This book looks in depth at the emerging issue of cyber-bullying. In this increasingly digital world cyber-bullying has emerged as an electronic form of bullying that is difficult to monitor or supervise because it often occurs outside the physical school setting and outside school hours on home computers and personal phones. These web-based and mobile technologies are providing young people with what has been described as: ‘an arsenal of weapons for social cruelty’.
These emerging issues have created an urgent need for a practical book grounded in comprehensive scholarship that addresses the policy-vacuum and provides practical educational responses to cyber-bullying. Written by one of the few experts on the topic Cyber-Bullying develops guidelines for teachers, head teachers and administrators regarding the extent of their obligations to prevent and reduce cyber-bullying. The book also highlights ways in which schools can network with parents, police, technology providers and community organizations to provide support systems for victims (and perpetrators) of cyber-bullying.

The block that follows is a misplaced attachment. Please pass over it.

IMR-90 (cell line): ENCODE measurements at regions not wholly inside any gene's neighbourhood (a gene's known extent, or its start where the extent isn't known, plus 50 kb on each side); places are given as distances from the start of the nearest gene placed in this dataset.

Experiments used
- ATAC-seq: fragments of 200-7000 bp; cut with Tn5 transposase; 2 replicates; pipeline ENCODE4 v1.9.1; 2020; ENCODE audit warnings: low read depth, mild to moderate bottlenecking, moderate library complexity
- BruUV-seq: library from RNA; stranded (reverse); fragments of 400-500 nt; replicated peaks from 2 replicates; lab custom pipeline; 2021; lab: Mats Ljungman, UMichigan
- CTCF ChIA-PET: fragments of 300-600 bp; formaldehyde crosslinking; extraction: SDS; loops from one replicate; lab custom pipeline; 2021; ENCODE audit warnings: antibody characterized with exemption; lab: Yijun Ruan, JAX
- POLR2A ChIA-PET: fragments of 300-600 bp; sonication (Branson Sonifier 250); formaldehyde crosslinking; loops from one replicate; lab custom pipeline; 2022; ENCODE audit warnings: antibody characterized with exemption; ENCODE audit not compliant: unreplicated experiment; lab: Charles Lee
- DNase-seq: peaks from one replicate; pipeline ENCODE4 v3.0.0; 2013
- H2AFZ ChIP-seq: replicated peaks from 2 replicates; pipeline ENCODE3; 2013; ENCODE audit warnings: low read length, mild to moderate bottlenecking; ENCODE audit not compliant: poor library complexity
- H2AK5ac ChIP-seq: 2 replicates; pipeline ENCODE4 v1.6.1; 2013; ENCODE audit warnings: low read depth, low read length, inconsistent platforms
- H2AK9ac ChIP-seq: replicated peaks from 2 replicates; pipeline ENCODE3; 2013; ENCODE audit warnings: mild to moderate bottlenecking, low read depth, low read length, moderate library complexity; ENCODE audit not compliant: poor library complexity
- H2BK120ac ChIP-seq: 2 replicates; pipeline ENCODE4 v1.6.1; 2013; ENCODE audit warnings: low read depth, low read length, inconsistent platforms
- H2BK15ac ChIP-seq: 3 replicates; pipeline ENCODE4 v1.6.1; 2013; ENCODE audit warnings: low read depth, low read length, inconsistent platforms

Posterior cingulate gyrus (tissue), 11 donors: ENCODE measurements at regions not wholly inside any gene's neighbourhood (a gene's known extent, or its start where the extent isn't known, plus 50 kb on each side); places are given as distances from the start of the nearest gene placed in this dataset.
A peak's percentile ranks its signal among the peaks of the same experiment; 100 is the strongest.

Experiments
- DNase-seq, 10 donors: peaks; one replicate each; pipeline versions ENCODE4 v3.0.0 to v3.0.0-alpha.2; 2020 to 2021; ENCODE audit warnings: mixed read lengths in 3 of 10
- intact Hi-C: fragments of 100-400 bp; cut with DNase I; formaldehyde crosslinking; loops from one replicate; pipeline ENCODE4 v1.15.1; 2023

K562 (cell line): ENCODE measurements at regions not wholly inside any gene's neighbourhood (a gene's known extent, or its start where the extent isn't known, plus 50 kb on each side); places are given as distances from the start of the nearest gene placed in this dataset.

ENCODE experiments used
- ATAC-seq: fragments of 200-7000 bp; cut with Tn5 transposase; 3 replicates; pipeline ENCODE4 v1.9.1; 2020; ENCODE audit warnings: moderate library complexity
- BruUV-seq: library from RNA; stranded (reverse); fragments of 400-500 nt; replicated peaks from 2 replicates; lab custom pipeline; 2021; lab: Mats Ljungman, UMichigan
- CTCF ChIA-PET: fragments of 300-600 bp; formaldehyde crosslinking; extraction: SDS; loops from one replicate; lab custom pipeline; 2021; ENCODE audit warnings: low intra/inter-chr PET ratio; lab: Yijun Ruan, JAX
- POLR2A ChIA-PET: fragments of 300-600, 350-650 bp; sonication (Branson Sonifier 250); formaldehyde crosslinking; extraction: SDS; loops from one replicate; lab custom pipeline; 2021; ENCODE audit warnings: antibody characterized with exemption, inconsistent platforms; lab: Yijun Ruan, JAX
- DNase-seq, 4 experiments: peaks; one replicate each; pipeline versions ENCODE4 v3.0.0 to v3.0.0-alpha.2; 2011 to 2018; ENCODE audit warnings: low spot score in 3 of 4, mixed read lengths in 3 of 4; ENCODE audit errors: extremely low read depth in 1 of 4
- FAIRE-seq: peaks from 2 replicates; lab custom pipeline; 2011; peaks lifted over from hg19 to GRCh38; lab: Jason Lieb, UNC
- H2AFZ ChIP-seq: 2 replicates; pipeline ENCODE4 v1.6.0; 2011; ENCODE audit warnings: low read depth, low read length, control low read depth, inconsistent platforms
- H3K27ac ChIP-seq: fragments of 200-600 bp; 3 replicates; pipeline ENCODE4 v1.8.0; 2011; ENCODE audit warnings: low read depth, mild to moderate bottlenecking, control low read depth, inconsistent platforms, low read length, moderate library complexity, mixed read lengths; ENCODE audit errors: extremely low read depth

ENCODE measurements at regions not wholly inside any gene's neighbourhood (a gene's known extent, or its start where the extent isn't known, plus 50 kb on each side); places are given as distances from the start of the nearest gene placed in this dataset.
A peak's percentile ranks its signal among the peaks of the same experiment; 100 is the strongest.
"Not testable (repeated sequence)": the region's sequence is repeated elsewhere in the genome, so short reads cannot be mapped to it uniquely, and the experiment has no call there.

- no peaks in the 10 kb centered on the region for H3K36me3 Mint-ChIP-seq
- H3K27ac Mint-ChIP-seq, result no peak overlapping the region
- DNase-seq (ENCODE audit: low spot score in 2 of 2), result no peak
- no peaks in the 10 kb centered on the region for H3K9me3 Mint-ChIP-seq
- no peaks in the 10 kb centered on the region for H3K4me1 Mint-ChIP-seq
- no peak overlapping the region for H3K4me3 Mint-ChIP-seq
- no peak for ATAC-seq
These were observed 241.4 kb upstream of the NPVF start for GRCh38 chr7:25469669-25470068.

Table of Contents
Dedication in Memory of Hamed Nastoh 1. Cyber-Space: Battleground or Opportunity? 2. Profile of Traditional and Cyber-Bullying 3. A Transnational Snapshot 4. Shaping Gender Roles at Home and on the Internet 5. Controlling Kid’s Spaces 6. Stakeholder Power 7. Balancing Free Expression: Privacy and Safety in Cyber-Space 8. Harmonious Solutions
Now teaching at McGill University, Montreal, Shaheen Shariff comes from a background in educational law and policy studies. Increasingly she is seen as the global expert on the topic of cyber-bullying.
'This book provides a fascinating and considered insight into a phenomenon advancing as almost as quickly as technology itself....the book offers many ways of joining together to combat cyber bullying, while providing a comprehensive and scholarly study of the subject.' - Children and Young People Now
"Shariff (McGill U., Canada) examines the problem of cyber-bullying and describes how it differs from traditional bullying, and differences in the UK, US, Canada, Asia, Australia, and New Zealand. She addresses the role of gender, and solutions that involve legislation and filtering technology, as well as the debates that students should have rights to freedom of expression and that parents should take responsibility. She details key factors such as influences on children's behavior, the power structure within school systems, and why typical approaches to address the problem don't work. She argues that students are reflecting society in their actions and that proactive responses need to be taken that educate them and involve parents and teachers, rather than mere punishment. She aims the book at educators, policy makers, parents, the media, and technology providers." -- Book News Inc., August 2008